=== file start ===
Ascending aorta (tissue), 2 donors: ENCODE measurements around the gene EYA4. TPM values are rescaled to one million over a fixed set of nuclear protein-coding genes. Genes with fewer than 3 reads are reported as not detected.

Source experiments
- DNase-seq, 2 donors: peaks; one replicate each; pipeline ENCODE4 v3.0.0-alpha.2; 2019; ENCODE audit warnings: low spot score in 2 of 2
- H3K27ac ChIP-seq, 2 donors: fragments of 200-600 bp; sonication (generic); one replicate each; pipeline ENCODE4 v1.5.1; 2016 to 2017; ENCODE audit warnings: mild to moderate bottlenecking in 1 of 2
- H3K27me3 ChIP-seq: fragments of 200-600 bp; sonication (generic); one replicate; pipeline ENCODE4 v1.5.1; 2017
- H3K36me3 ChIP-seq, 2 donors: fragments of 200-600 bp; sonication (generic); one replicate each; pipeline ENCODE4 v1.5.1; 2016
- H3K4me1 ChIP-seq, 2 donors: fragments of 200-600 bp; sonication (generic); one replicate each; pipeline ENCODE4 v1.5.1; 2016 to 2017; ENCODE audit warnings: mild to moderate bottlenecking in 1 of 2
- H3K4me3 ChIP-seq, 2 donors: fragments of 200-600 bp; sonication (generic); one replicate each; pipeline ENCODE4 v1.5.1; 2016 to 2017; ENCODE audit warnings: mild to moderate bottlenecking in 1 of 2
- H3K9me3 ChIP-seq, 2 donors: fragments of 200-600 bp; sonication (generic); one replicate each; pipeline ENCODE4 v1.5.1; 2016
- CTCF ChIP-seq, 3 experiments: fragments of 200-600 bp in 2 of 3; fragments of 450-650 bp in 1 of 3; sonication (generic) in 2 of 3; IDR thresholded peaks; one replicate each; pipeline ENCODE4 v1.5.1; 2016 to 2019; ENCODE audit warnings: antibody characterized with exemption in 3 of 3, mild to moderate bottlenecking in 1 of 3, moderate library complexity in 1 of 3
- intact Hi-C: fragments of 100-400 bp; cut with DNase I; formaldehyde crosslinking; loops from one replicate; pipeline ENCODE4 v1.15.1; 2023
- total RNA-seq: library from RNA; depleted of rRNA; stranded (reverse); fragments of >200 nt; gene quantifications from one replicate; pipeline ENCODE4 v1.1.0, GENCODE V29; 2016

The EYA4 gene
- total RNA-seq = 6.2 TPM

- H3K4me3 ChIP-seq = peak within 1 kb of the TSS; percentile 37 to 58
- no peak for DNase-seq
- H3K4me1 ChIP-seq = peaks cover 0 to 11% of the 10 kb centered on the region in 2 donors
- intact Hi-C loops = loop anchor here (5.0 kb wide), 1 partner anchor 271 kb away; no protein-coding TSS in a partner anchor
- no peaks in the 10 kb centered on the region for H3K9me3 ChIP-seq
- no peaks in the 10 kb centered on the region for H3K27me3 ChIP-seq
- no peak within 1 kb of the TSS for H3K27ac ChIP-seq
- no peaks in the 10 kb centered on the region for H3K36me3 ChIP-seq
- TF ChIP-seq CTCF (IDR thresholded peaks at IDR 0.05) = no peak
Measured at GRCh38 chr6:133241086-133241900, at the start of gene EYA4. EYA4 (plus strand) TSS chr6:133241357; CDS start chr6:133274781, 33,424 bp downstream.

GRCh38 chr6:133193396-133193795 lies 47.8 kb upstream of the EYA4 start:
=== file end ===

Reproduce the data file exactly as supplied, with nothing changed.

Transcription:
Ascending aorta (tissue), 2 donors: ENCODE measurements around the gene EYA4. TPM values are rescaled to one million over a fixed set of nuclear protein-coding genes. Genes with fewer than 3 reads are reported as not detected.

Source experiments
- DNase-seq, 2 donors: peaks; one replicate each; pipeline ENCODE4 v3.0.0-alpha.2; 2019; ENCODE audit warnings: low spot score in 2 of 2
- H3K27ac ChIP-seq, 2 donors: fragments of 200-600 bp; sonication (generic); one replicate each; pipeline ENCODE4 v1.5.1; 2016 to 2017; ENCODE audit warnings: mild to moderate bottlenecking in 1 of 2
- H3K27me3 ChIP-seq: fragments of 200-600 bp; sonication (generic); one replicate; pipeline ENCODE4 v1.5.1; 2017
- H3K36me3 ChIP-seq, 2 donors: fragments of 200-600 bp; sonication (generic); one replicate each; pipeline ENCODE4 v1.5.1; 2016
- H3K4me1 ChIP-seq, 2 donors: fragments of 200-600 bp; sonication (generic); one replicate each; pipeline ENCODE4 v1.5.1; 2016 to 2017; ENCODE audit warnings: mild to moderate bottlenecking in 1 of 2
- H3K4me3 ChIP-seq, 2 donors: fragments of 200-600 bp; sonication (generic); one replicate each; pipeline ENCODE4 v1.5.1; 2016 to 2017; ENCODE audit warnings: mild to moderate bottlenecking in 1 of 2
- H3K9me3 ChIP-seq, 2 donors: fragments of 200-600 bp; sonication (generic); one replicate each; pipeline ENCODE4 v1.5.1; 2016
- CTCF ChIP-seq, 3 experiments: fragments of 200-600 bp in 2 of 3; fragments of 450-650 bp in 1 of 3; sonication (generic) in 2 of 3; IDR thresholded peaks; one replicate each; pipeline ENCODE4 v1.5.1; 2016 to 2019; ENCODE audit warnings: antibody characterized with exemption in 3 of 3, mild to moderate bottlenecking in 1 of 3, moderate library complexity in 1 of 3
- intact Hi-C: fragments of 100-400 bp; cut with DNase I; formaldehyde crosslinking; loops from one replicate; pipeline ENCODE4 v1.15.1; 2023
- total RNA-seq: library from RNA; depleted of rRNA; stranded (reverse); fragments of >200 nt; gene quantifications from one replicate; pipeline ENCODE4 v1.1.0, GENCODE V29; 2016

The EYA4 gene
- total RNA-seq = 6.2 TPM

- H3K4me3 ChIP-seq = peak within 1 kb of the TSS; percentile 37 to 58
- no peak for DNase-seq
- H3K4me1 ChIP-seq = peaks cover 0 to 11% of the 10 kb centered on the region in 2 donors
- intact Hi-C loops = loop anchor here (5.0 kb wide), 1 partner anchor 271 kb away; no protein-coding TSS in a partner anchor
- no peaks in the 10 kb centered on the region for H3K9me3 ChIP-seq
- no peaks in the 10 kb centered on the region for H3K27me3 ChIP-seq
- no peak within 1 kb of the TSS for H3K27ac ChIP-seq
- no peaks in the 10 kb centered on the region for H3K36me3 ChIP-seq
- TF ChIP-seq CTCF (IDR thresholded peaks at IDR 0.05) = no peak
Measured at GRCh38 chr6:133241086-133241900, at the start of gene EYA4. EYA4 (plus strand) TSS chr6:133241357; CDS start chr6:133274781, 33,424 bp downstream.

GRCh38 chr6:133193396-133193795 lies 47.8 kb upstream of the EYA4 start: